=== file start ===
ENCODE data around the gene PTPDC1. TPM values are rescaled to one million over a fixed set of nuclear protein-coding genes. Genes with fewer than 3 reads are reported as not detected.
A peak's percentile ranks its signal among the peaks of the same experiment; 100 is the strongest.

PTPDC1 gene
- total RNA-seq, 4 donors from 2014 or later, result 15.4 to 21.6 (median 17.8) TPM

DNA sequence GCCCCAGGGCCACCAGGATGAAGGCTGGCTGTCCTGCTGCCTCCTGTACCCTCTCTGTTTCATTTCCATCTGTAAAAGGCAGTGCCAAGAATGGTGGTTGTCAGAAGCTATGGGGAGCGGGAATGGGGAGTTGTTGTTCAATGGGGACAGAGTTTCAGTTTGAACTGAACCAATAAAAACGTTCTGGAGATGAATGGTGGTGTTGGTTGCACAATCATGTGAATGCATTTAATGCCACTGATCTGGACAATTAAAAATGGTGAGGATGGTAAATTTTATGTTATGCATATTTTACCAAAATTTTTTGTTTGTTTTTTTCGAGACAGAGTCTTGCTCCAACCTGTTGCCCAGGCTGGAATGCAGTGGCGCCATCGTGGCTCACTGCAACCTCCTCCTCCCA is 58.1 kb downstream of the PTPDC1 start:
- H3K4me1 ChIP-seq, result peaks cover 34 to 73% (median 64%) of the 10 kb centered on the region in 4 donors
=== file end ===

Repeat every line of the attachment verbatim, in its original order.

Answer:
ENCODE data around the gene PTPDC1. TPM values are rescaled to one million over a fixed set of nuclear protein-coding genes. Genes with fewer than 3 reads are reported as not detected.
A peak's percentile ranks its signal among the peaks of the same experiment; 100 is the strongest.

PTPDC1 gene
- total RNA-seq, 4 donors from 2014 or later, result 15.4 to 21.6 (median 17.8) TPM

DNA sequence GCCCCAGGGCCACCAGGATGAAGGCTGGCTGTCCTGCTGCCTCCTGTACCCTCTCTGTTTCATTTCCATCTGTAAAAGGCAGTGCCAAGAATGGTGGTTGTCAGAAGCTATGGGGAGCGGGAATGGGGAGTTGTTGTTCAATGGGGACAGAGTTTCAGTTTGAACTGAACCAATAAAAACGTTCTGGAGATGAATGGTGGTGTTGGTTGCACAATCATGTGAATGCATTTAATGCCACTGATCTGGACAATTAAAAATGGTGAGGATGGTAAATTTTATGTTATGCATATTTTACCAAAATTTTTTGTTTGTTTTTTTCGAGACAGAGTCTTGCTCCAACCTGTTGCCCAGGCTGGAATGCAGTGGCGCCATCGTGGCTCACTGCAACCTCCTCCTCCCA is 58.1 kb downstream of the PTPDC1 start:
- H3K4me1 ChIP-seq, result peaks cover 34 to 73% (median 64%) of the 10 kb centered on the region in 4 donors